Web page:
When Stephen Curry took tiny Davidson College to the brink of the Final Four, any college basketball fan could tell the NBA what it has learned in recent years: Curry is something special.
The point guard this week earned NBA MVP honors, leading the Golden State Warriors to the best record in the league this season.
As the son of another NBA star, Curry path has been rare on a number of fronts. But he’s also the rare NBA superstar to come from outside of the college basketball power structure.
Of the last five NBA MVPs, two came directly from high school (LeBron James and Kobe Bryant), one from Europe (Dirk Nowitzki), one from Texas (Kevin Durant) and one from Memphis (Derrick Rose).
The last NBA MVP from a mid-major or low-major program was Santa Clara’s Steve Nash in 2005 and 2006. Before that, it was Karl Malone in 1999.
In honor of Curry’s rise from Davidson to NBA MVP, we’re looking back at the best small school players in the NBA, going back to Larry Bird.
1. Larry Bird, Indiana State
A Hall of Famer, three-time MVP, two-time Finals MVP and All-Star Game MVP, Bird is on the short list of best NBA players of all time. His career started at Indiana, but the French Lick, Ind., native found the Bloomington experience overwhelming. He landed at Indiana State to set up a legendary NCAA Tournament championship game with Michigan State and Magic Johnson for the first round in one of the greatest NBA rivalries.
2. Karl Malone, Louisiana Tech
A Hall of Famer and two-time NBA MVP, Malone stayed in his home state of Louisiana and led Louisiana Tech to its first NCAA Tournament bid in 1984 and a Sweet 16 in 1985. Since Malone left, the Bulldogs have won one NCAA Tournament game in three trips, none since 1991.
3. John Stockton, Gonzaga
A bit of an asterisk here: Gonzaga is a major program now, but not when Stockton signed with the Bulldogs in 1980. By the time Stockton left, the Zags would still have to wait 11 years for their first NCAA Tournament bid. Meanwhile, Stockton was on his way to becoming a Hall of Famer and the NBA’s all-time assist leader.
4. David Robinson, Navy
The Admiral was a National Player of the Year at Navy, leading the Midshipmen to a 30-win season and an Elite Eight. With the San Antonio Spurs, Robinson became a 10-time All-Star and a Hall of Famer before handing the torch to Tim Duncan.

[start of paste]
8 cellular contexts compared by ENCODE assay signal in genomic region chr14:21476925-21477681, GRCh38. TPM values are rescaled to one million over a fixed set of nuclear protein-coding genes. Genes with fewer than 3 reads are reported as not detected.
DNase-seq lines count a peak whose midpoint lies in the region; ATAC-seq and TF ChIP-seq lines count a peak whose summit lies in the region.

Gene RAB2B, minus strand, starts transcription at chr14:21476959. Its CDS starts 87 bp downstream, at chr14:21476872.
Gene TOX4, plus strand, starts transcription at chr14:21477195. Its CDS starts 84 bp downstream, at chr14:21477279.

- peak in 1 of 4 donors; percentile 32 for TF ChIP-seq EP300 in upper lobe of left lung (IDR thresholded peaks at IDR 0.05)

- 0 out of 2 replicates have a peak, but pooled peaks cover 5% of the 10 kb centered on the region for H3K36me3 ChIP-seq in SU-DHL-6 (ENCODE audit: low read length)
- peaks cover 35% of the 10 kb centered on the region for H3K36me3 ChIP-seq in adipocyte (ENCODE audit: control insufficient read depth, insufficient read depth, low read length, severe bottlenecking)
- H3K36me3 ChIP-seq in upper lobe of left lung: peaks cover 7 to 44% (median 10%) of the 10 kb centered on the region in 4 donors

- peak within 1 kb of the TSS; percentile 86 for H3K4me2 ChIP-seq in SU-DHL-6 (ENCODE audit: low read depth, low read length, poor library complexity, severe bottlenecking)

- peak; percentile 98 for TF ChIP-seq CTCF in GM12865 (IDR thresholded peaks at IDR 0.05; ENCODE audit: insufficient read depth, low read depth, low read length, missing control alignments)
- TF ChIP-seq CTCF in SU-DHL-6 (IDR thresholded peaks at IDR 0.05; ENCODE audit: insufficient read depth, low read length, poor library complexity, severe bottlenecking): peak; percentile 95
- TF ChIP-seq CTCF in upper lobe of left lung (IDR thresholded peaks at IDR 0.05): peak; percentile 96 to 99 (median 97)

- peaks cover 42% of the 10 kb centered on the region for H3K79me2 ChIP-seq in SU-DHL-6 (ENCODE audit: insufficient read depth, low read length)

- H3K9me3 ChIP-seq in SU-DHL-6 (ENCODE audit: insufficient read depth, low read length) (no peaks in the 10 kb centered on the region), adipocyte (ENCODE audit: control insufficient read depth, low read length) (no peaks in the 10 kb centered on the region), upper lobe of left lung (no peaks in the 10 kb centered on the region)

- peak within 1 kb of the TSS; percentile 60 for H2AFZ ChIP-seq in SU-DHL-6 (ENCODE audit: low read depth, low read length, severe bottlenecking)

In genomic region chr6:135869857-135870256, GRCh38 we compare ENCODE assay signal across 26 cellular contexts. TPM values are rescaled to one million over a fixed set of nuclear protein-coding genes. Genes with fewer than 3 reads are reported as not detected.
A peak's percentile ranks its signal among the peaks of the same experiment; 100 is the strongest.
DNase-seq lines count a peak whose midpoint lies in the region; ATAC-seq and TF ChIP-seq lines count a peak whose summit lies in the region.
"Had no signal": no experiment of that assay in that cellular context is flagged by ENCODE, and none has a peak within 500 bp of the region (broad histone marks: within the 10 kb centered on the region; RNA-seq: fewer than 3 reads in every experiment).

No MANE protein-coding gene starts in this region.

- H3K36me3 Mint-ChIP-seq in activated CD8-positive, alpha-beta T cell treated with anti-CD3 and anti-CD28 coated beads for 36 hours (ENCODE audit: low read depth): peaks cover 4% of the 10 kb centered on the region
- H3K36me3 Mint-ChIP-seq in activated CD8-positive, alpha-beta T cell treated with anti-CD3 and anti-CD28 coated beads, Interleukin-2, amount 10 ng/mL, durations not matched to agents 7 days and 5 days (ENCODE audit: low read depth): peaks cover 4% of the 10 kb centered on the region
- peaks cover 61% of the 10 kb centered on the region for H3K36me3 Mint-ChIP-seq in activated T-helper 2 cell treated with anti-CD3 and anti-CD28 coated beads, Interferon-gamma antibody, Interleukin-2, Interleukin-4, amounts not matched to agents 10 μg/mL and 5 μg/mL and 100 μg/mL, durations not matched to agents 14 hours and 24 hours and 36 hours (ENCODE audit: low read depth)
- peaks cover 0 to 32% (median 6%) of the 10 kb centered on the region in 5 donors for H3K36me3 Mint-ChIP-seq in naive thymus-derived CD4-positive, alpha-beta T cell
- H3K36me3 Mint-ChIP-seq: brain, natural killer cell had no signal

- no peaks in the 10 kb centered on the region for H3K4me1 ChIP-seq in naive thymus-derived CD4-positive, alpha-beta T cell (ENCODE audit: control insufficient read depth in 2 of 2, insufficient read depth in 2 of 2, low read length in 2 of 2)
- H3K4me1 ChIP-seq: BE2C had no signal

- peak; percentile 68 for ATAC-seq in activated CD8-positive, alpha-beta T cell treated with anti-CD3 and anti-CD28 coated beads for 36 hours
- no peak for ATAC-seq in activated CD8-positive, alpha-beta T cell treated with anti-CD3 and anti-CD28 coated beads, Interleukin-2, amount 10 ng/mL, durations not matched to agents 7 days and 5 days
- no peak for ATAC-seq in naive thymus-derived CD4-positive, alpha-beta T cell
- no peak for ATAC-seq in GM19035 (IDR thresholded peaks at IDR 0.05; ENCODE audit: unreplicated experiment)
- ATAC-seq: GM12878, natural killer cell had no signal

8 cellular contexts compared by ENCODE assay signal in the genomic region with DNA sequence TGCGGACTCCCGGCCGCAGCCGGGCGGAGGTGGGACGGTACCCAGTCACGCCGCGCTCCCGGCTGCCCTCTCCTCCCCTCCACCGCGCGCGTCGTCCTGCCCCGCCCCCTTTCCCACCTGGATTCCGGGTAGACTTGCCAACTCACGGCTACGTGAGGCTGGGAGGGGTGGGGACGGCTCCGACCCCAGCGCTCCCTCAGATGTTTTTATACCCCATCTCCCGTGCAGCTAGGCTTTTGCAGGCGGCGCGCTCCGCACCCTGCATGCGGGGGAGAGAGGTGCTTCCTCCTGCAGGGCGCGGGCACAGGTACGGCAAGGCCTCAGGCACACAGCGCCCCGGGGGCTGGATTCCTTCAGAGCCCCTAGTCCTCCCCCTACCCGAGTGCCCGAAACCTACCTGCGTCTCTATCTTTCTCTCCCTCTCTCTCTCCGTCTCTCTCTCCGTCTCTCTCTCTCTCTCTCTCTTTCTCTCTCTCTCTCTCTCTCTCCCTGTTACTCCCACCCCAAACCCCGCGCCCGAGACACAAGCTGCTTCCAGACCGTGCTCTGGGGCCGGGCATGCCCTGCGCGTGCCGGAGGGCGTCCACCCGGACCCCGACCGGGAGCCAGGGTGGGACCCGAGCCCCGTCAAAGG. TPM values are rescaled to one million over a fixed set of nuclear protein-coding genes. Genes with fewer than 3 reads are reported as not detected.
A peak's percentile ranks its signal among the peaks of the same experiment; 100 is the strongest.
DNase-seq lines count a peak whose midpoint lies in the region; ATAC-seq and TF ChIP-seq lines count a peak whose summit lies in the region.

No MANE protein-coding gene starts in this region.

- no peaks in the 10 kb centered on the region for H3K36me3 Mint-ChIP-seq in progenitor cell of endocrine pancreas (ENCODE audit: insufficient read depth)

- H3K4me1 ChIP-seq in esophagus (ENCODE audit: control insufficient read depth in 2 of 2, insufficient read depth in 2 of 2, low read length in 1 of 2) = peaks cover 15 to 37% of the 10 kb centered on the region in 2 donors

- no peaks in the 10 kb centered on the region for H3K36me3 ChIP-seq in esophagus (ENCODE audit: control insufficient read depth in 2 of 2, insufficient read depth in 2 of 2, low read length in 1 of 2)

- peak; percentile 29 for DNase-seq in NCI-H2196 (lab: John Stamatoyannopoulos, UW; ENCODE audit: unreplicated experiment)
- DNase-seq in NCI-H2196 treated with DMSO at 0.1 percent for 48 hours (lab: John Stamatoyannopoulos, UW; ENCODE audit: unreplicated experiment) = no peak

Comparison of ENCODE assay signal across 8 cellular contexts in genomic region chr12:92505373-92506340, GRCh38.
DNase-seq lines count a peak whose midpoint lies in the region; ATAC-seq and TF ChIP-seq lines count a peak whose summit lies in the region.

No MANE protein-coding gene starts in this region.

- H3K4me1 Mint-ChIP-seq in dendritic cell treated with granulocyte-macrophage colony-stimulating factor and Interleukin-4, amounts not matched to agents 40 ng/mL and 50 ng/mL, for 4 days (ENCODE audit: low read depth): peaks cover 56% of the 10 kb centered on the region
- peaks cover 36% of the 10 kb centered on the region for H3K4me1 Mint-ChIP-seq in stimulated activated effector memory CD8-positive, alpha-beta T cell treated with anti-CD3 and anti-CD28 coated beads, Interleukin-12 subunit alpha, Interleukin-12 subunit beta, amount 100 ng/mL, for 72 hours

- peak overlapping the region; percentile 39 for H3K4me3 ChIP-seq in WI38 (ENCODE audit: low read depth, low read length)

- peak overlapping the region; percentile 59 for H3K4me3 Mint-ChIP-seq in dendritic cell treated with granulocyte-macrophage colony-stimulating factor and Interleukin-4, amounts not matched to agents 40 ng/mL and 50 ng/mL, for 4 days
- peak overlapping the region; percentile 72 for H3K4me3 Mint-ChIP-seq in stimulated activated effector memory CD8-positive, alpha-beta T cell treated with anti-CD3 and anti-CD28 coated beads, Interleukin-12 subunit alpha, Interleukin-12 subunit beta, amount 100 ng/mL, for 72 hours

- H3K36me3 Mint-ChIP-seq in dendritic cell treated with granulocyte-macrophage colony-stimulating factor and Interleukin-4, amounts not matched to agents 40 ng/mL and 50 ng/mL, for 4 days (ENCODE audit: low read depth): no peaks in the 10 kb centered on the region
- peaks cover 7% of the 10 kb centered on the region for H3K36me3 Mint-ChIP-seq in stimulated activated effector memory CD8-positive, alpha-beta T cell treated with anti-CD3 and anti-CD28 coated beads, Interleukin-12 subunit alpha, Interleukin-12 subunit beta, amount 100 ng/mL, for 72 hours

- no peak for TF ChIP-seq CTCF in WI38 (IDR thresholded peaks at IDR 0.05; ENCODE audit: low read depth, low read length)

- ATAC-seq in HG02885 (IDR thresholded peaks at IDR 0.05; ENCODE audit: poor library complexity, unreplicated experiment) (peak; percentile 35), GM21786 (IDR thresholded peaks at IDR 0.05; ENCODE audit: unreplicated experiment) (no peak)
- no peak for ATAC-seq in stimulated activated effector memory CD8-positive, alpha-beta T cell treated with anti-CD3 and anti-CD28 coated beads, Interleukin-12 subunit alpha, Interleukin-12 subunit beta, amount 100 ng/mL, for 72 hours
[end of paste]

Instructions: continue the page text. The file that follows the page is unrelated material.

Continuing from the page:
5. Steve Nash, Santa Clara
Santa Clara reached the NCAA Tournament three times with Nash, a run that included an upset of Maryland in 1996. The Broncos haven’t made the NCAA Tourney since. Nash waited until his sixth season in the league to become a star, but since then, he became the top point guard of his era.
6. Scottie Pippen, Central Arkansas
Central Arkansas is a Division I program now, but Pippen played there, it was in the NAIA, making his rise to the No. 5 pick in the draft and Michael Jordan's running mate all that more impressive.
7. George Gervin, Eastern Michigan
Gervin’s college career did not end on high note. He was suspended and his coach resigned after Gervin punched a Roanoke College player unconscious during a Division II semifinal. Gervin’s career was less eventful as he won four NBA scoring titles, earned 12 ABA/NBA All-Star selections and landed in the Hall of Fame.
8. Dennis Rodman, Southeastern Oklahoma State
Like Pippen, Rodman was a star on the NAIA level before finding his way to the NBA. The public persona may have outweighed his on-court play, but Rodman finished his career with five championship rings, two All-Star selections and a spot in the Hall of Fame.
9. Stephen Curry, Davidson
In 2008, Curry led Davidson to NCAA Tournament upsets of Gonzaga, Georgetown and Wisconsin before a two-point loss to Kansas in the Elite Eight. His NBA career is young, but he’s an MVP, a two-time All-Star and two-time league leader in 3-pointers made and 3-pointers attempted.
10. Robert Parish, Centenary
Parish averaged 24.8 points per game and 18 rebounds per game for an AP top-20 team during his final season at Centenary, but his college career was destined to obscurity due to NCAA sanctions at Centenary. The same wouldn’t happen in the NBA as the Hall of Fame center won four NBA titles in his career with the Celtics and Bulls.